by Jane Keep, MSc, MPhil. FCIPD, MIC CMgr FCMI, Associate at two Universities, Part-Time Manager in a Hospital and Freelancing Management Consultant in the Healthcare Industry, UK I met Serge Benhayon eight years ago: at that time I had worked in the National Health Service in the UK for 25 years. Something that constantly baffled me at work was how it was possible for the nurses, doctors, cleaners, managers, secretaries, porters, lecturers, teachers and other staff to offer their services to others while they were themselves out of sorts, and/or not taking care of themselves. These staff were passionate, caring, well trained, professional, and highly skilled, yet there was something missing; absence through sickness was high, as was turnover, and there were too often mistakes made at work. The statistics on workplace health and wellbeing had been showing:
- ‘Mental Health Conditions and back pain were reported by employers as the major factors giving rise to long-term absences.’ (CBI Absence and Workplace Survey 2010:7)
- ‘The UK’s economy lost 190 million working days to absence in 2010, which equated to a cost to the economy of £17 billion’ (Paton 2011, CBI Absence & Workplace Survey 2010:6)
- ‘Reducing the 10.3 million working days lost per year by a third could save the NHS £555 million annually’ (CIPD Annual Absence Survey 2010). This survey also revealed that more than three-quarters of NHS staff believed that the state of their health affects patient care.
I was the same: I was passionate, skilled, and willing, I worked very long hours, ambitious to achieve, and was constantly tired, living on chocolate, chips and tea to keep myself going. I wanted to support others at work, but I was by no means a role model as I often felt unwell with sore throats, colds, skin problems and asthma. When I first met Serge Benhayon, one of the things I discussed with him was about work and work environments, particularly large, busy workplaces like hospitals and universities where I worked. Serge responded by sharing a piece he was writing:
“The true delivery of service begins first by delivering that same service to self in every way, and to others by the same manner that are within the organisation, before any organisation can truly serve.”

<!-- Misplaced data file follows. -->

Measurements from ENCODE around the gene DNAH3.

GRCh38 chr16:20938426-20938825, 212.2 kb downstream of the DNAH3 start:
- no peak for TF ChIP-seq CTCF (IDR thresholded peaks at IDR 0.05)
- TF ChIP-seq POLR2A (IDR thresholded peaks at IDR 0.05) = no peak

This was a stop moment, a turning point where I got to feel the potential of another way of looking at work and working life, and more importantly, a kind of ‘cause and effect’ that had never been presented so clearly to me ever before. That unless I was taking care of myself, how could I take care of (‘serve’) another? And that unless a team, or even an organisation, were taking care of themselves, working together and nourishing themselves, how could they truly serve others? What was so profound about this moment was that I felt like what Serge Benhayon offered had lifted a thick fog from me: broken something that was holding me back from seeing the truth about the way we are, and think we have to be, at work. It was so obvious, yet I and the many Human Resource Managers and university academics I had worked with hadn’t found this level of simple truth. If we look after ourselves, then, and only then, are we able to truly look after others. But how can we do this? I realised that there was a study to be undertaken that started with my becoming more self-caring and self-supporting at work and keeping a journal of what I was learning. I also wanted to see whether the things I was realising were similar for others. I decided to self-fund a PhD study so I could write up my own self-study observations, coupled with the observations and awareness of others. The PhD study question was based on ‘If we took care of self at work, what difference does it make: and does it make a difference to the way we offer our services at work?’ (1) The result of this six year study was a resoundingly clear ‘Yes’. For me these last six years have been truly life changing. The way I prepare myself for work and the way I am at work has changed ten-fold. I now have loving daily practices about food, hydration, exercise and rest. I have also learnt to say ‘no’, and to understand more my own daily capacity for work so that I can stay steadier than I used to. The research participants also found the same. They too developed and confirmed loving, caring, daily practices that helped them to stay steady at work. All of us concurred that taking care of yourself does make a difference to the quality of work you do. Each of us also realised that we hadn’t up until this point given ourselves permission to take care of ourselves at work – and that this is fundamental for developing a steady foundation in the workplace. Part 2: Self-Care at Work Does Make a Difference (Part 2) – PhD References: (1) A copy of the PhD study [Developing self-care at work. Keep, J. A. (2013) Developing self-care at work. PhD, University of the West of England.] is available at: http://eprints.uwe.ac.uk/21799/